State AG OKs Chaudhuri’s Purchase Of Victorville Hospital

(September 7)  VICTORVILLE—Dr.  Kali Chaudhuri and his Riverside-based company drew closer to a final purchase of  Victor Valley Community Hospital following the California Attorney General’s approval of the sale on August 31.
Riverside-based KPC Group, which in 2011 tendered a $37 million offer for Victor Valley Community that was accepted but fell through when Chaudhuri and his partners were unable to line up the financing, this time has agreed to purchase the now bankrupt Victorville hospital for $33.8 million. Chaudhuri and KPC have until September 30 to close the deal.
Chaudhuri and KPC have committed to making $25 million in facility, equipment and service upgrades and improvements, as basic capital investment at the institution has been neglected for some time.
Victor Valley Community, which was founded as and remains a non-profit institution, has been in eclipse for nearly a decade. In September 2010, staggering under more than $20 million in debt, the 101-bed hospital filed for Chapter 11 bankruptcy protection and was put on the auction block. That attracted a $37 million offer from KPC Global Care, one of KPC Group’s entities, and a $3 million offer from Dr. Prem Reddy and his company, Prime Healthcare.  But after KPC failed to finalize the acquisition and bowed out in May 2011, a federal bankruptcy court judge approved an agreement allowing the non-profit arm of Reddy’s for-profit venture, known as Prime Healthcare Service Foundation, to purchase the hospital for $35 million. But after Reddy’s  offer was accepted by the bankruptcy court, the state attorney general’s office on September 20, 2011 intervened, blocking Reddy’s plan. A major consideration was that Victor Valley Community was founded and set up as a non-profit institution.  The attorney general’s office had moved to ensure that the High Desert preserve at least one non-profit hospital in an area with a multiplicity of for-profit medical centers, including one already owned by Reddy, Desert Valley Hospital.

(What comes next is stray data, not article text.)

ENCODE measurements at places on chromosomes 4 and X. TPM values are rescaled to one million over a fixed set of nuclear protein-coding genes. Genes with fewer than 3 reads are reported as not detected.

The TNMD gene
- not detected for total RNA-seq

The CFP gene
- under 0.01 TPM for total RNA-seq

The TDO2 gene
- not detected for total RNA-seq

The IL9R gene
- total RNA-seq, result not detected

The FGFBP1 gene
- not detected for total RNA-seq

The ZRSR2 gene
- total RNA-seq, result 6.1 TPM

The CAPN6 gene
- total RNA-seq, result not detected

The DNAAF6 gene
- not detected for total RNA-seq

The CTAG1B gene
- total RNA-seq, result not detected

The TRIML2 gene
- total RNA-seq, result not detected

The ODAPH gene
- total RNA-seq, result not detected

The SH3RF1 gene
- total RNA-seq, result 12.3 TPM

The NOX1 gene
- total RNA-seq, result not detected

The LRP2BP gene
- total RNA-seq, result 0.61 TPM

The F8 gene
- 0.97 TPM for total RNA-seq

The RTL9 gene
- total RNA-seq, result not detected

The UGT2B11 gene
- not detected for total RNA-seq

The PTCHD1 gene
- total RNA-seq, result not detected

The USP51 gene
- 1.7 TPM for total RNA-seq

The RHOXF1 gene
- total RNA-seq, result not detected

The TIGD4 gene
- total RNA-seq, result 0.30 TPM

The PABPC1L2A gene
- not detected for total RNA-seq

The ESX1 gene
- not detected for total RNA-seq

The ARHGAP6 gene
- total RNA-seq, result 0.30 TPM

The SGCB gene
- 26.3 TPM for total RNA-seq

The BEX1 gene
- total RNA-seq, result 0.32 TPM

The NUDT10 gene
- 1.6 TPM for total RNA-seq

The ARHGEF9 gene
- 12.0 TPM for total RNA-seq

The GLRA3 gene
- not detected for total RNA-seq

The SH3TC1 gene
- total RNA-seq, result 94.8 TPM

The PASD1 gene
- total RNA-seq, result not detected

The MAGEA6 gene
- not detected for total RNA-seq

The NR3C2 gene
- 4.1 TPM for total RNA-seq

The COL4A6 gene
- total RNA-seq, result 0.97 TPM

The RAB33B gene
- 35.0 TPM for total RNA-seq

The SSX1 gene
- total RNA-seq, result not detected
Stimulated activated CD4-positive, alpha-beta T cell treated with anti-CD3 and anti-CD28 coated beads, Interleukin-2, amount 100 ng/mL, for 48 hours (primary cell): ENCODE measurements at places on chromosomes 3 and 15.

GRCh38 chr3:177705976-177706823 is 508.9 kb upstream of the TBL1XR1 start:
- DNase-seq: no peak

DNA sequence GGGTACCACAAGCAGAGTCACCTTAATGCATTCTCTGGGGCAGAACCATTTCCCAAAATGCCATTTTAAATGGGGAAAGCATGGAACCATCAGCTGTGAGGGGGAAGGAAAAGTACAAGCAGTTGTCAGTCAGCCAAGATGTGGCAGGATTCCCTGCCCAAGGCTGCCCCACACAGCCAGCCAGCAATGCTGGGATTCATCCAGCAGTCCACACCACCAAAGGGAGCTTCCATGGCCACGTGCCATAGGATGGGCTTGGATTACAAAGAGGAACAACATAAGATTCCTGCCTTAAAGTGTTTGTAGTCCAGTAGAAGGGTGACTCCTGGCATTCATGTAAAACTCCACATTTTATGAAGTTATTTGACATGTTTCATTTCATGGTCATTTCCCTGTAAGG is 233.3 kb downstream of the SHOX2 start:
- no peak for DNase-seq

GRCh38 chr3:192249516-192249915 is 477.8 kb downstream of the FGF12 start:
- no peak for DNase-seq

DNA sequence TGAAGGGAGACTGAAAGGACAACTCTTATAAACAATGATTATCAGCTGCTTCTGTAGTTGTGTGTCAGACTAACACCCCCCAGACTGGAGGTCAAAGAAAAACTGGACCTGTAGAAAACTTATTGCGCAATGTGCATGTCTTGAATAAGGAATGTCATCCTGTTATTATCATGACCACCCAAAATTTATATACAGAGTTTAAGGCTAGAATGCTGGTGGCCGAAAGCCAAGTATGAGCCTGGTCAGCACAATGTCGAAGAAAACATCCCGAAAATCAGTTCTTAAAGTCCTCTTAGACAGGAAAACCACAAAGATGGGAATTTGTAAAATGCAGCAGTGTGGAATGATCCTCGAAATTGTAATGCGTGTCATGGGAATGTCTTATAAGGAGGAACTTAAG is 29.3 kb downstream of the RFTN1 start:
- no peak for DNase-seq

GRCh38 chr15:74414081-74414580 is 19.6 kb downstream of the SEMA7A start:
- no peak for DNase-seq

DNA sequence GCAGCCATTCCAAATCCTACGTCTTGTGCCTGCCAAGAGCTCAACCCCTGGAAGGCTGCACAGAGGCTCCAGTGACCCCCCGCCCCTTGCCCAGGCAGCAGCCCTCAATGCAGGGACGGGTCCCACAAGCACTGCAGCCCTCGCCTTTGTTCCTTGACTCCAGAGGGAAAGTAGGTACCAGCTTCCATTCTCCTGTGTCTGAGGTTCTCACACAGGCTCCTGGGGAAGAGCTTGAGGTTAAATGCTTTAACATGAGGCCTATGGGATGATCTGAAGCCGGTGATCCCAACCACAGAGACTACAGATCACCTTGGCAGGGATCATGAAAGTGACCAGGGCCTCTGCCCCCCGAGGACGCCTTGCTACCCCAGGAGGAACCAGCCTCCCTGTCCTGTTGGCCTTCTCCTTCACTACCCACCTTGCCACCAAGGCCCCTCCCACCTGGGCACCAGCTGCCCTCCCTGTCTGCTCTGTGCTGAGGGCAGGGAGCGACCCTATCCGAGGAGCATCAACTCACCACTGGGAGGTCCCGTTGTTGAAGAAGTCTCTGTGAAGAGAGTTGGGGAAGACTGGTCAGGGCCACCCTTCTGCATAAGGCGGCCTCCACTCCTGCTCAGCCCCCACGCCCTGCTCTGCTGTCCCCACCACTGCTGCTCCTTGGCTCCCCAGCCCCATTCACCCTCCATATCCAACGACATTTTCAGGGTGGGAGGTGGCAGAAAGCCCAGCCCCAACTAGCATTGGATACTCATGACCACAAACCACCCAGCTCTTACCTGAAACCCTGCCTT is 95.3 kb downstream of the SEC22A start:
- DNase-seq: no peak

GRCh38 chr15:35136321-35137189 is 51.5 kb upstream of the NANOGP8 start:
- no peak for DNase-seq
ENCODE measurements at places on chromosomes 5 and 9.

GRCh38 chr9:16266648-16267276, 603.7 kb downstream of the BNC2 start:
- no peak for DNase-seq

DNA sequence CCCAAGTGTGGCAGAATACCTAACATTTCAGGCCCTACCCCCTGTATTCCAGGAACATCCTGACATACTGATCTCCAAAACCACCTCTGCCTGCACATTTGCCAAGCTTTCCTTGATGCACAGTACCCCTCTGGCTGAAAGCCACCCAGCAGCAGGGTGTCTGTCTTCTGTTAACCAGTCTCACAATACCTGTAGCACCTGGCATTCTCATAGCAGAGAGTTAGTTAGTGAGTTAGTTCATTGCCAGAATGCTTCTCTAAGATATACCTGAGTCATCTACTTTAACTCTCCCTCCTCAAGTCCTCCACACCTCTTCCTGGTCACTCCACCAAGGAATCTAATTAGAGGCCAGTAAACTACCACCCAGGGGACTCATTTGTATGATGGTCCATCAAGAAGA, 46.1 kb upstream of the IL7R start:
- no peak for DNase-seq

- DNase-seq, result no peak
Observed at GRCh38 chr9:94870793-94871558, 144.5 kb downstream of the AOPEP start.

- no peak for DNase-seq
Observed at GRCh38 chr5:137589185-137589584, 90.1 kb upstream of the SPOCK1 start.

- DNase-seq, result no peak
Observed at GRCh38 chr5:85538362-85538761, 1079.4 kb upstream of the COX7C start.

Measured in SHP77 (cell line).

Nevertheless, with Victor Valley Community teetering on the brink of financial collapse, Reddy on October 14, 2011 proffered capital in the form of loans and a consulting arrangement to prevent the hospital from having to close its doors. That assistance was codified in the form of what was called a “post-petition revolving credit and security agreement between Victor Valley Community Hospital as borrower and Prime Healthcare Management, Inc. as lender.” That agreement took the form of a $6 million financing and consulting arrangement. The California Attorney General’s office redoubled its effort to prevent that agreement from being actuated, though Victor Valley Community was sustained in the short term by an infusion of Reddy’s funding. In November, KPC Global reasserted its interest in acquiring Victor Valley Community, filing legal and financial documents to create an entity known as Victor Valley Hospital Acquisition Inc., and indicating it stood ready to put up $31.1 million toward that end. Victor Valley Community Hospital officials were somewhat resistant to the KPC Global offer at that point, and were seemingly more favorably disposed to working with Prime Healthcare.
In January, St. Joseph/St. Mary made a $35 million bid on Victor Valley Community Hospital but did not follow through with an arrangement on financing.
At present, KPC has commitments to cover the full $33.8 million purchase price of Victor Valley Community.  In providing her office’s approval, California Attorney General Kamala Harris required that KPC must hold $3 million in an interest-bearing account for emergency operating or capital needs for the next five years unless VVCH begins operating on a positive cash flow basis before then.
A portion of the purchase price will go toward recompensing Reddy and Prime Healthcare for the capital provided to keep the hospital running over the last year.

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